A simulation is the creation of a “real or imaginary environment or system” (Rieber, 1996). Alessi and Trollip based on interactions divide simulations into “physical simulations, iterative simulation, procedural simulations and situational simulations (as cited in Roblyer, 2016, p. 87 -88).
Example: MixPro http://web.stratxsimulations.com/simulation/a-marketing-mix-simulation-software/
MixPro is a proprietary simulation that has students take on the role of a junior brand manager. While it was designed for MBAs and for executive training I have used it for undergraduate students and for State FFA marketing plan classes.
MixPro is a situational simulation “where students are presented with problems and asked to react”(Roblyer, 2016, p. 88). For marketing students it does have the student role play in what is close to a real activity. The relative advantages are that “provides a safe environment, it compresses time and allows students access to a learning environment not possible in real life” (Roblyer, 2016, p. 89 – 90). Playing a business simulation gives students a systems view of an organization.
According to Roblyer (2016) instructional games can “replace worksheets and exercises, be uses as a reward, teach non-cognitive skills and teach cooperative group skills” (p. 96). I find this to be a limited view of the potential for games to teach content and bridge the cognitive, affective and psychomotor domains proposed by Bloom (1956). For marketing games can be used for advertising, creativity and even ethics.
Example: McDonald’s Video Game http://www.mcvideogame.com/
McDonald’s Video Game is not for children. I would recommend it for grades 11 and 12 as well as undergraduate courses in marketing. In this instructional, students not only have the opportunity to play different roles in the food supply chain for McDonald’s but also to think about the environmental impact and how McDonald’s treats it workers.
The advantages for using this game is that the students are able to look at both a supply chain and how it fits into the marketing mix while in an “intrinsically motivating learning environment” (Rieber, 1996). Malone and Lepper consider these “intrinsically motivating characteristics to be challenge, curiosity, fantasy and control” (as cited in Roblyer, 2016, p. 80). Students receive a richer look at conditions and issues with industry supply chains.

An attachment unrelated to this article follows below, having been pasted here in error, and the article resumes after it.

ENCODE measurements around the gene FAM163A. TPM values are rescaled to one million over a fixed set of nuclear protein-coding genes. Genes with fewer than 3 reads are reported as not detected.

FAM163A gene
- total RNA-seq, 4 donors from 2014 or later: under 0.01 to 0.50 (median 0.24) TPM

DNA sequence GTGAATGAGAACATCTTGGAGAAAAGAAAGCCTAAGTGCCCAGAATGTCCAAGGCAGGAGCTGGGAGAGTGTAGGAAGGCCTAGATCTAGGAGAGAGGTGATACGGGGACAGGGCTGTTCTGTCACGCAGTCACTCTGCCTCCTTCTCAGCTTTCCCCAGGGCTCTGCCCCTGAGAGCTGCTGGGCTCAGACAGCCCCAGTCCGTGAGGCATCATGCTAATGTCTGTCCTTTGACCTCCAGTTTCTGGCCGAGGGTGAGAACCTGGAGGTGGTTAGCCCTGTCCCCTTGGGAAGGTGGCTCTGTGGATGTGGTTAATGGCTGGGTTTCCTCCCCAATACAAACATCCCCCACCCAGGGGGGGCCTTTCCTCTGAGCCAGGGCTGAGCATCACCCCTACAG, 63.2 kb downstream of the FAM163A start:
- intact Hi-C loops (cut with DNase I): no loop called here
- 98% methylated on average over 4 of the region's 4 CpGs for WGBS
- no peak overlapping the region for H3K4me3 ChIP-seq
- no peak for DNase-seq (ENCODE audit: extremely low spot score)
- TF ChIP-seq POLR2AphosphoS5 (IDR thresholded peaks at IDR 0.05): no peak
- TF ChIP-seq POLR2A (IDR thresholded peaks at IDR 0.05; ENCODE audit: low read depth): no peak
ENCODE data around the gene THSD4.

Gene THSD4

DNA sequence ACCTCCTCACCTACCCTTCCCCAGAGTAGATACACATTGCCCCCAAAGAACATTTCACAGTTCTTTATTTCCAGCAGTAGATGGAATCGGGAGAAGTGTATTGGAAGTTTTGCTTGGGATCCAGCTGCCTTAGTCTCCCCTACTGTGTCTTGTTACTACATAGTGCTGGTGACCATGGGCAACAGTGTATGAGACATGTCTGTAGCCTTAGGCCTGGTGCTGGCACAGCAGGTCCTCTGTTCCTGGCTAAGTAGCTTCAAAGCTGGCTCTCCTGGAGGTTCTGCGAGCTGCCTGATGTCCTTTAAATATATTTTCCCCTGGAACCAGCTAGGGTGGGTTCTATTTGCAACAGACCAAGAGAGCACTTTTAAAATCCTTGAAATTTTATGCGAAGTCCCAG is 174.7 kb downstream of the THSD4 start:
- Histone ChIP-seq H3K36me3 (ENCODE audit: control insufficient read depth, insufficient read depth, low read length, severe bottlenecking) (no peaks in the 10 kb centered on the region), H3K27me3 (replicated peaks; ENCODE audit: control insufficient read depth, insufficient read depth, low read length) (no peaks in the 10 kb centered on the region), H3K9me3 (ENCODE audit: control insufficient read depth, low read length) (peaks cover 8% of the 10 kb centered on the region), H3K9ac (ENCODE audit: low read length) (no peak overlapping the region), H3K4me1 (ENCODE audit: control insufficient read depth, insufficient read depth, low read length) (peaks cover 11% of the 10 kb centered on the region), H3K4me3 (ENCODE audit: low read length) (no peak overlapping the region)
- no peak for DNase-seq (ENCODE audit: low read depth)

Image Credit: McDonald’s Videogame by Molleindustria – Some rights reserved CC 2006
Bloom, B.S. (Ed.). Engelhart, M.D., Furst, E.J., Hill, W.H., Krathwohl, D.R. (1956). Taxonomy of Educational Objectives, Handbook I: The Cognitive Domain. New York: David McKay Co Inc
Kahoot. (n.d.) Retrieved from https://getkahoot.com/how-it-works
Molleindustria. (n.d.) Retrieved from http://www.molleindustria.org/
Pedercini, P. (2006). McDonald’s Videogame. [Video game]. Italy: Molleindustria.
Rieber, L. (1996). Seriously considering play: Designing interactive learning environments based on the blending of microworlds, simulations, and games. Educational technology research and development, 44 (2), 43-58. http://lrieber.coe.uga.edu/play.html
Roblyer, M.D. (2016). Integrating Educational Technology Into Technology (7th ed.). Boston, MA: Pearson.
Slack. (n.d.) Retrieved from https://slack.com/
Stratx. (n.d.) MixPro. Retrieved from http://web.stratxsimulations.com/simulation/a-marketing-mix-simulation-software/
[Survey Monkey]. (2012, December 12). How to Create Ranking Questions in Survey Monkey. [Video File]. Retrieved from https://www.youtube.com/watch?v=F4KU0ytv5yI
[Survey Monkey]. (2013, March 13). How to Embed Video in Your Survey. [Video File]. Retrieved from https://www.youtube.com/watch?v=cwTwDtQnbYk
[Survey Monkey]. (2011, December 5). One Minute Demo to Start in Survey Monkey. [Video File]. Retrieved from https://www.youtube.com/watch?v=Xtd339Kj7EM